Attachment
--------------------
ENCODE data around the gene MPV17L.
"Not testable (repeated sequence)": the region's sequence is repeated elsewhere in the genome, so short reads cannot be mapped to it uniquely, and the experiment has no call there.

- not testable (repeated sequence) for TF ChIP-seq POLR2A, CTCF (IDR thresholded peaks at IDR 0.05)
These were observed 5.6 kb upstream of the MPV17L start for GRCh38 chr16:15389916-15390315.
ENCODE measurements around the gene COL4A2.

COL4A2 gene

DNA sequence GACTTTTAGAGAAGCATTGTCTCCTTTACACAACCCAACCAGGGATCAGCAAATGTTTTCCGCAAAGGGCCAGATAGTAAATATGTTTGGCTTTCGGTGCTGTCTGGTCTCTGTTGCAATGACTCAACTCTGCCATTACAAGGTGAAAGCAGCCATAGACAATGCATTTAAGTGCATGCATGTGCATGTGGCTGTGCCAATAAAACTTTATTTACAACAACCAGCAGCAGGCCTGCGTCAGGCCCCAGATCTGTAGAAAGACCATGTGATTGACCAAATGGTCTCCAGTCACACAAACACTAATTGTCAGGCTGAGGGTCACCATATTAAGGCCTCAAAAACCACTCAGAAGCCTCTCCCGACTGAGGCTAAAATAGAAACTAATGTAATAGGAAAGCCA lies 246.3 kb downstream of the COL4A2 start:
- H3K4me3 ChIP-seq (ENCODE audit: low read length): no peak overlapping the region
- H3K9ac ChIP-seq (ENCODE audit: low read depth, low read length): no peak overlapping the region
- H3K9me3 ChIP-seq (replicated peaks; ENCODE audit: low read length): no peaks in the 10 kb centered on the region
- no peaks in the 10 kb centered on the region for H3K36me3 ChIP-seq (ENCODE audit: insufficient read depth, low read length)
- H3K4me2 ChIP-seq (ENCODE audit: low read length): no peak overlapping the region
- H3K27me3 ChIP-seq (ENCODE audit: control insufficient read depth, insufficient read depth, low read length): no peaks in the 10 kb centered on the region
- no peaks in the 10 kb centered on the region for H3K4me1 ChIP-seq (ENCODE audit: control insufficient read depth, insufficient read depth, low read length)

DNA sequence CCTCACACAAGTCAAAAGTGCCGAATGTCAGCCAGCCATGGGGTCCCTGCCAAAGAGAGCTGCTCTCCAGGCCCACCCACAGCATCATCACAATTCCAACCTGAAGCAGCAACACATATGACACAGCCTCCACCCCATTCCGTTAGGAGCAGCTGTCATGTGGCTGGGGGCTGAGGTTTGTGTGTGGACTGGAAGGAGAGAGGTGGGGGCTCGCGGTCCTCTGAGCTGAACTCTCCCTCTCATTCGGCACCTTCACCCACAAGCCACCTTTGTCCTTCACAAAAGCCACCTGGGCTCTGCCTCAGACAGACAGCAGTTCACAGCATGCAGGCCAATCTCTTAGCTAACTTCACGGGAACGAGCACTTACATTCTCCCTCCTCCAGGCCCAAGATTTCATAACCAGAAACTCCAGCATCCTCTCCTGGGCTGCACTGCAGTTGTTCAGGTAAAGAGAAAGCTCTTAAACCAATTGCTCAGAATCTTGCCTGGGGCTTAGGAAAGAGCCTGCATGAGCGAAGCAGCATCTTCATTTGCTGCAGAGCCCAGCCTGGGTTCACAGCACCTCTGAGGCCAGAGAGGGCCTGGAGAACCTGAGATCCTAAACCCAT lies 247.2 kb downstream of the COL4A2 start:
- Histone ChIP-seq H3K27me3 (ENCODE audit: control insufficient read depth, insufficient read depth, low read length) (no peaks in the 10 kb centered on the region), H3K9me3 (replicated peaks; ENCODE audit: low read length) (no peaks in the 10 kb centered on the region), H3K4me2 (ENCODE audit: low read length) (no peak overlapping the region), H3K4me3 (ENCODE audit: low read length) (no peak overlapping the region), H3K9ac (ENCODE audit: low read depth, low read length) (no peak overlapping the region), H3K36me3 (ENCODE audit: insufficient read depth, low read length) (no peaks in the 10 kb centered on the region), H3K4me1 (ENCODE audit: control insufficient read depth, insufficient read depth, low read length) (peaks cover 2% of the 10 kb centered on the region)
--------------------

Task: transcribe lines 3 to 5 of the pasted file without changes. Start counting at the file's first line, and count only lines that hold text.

- not testable (repeated sequence) for TF ChIP-seq POLR2A, CTCF (IDR thresholded peaks at IDR 0.05)
These were observed 5.6 kb upstream of the MPV17L start for GRCh38 chr16:15389916-15390315.
ENCODE measurements around the gene COL4A2.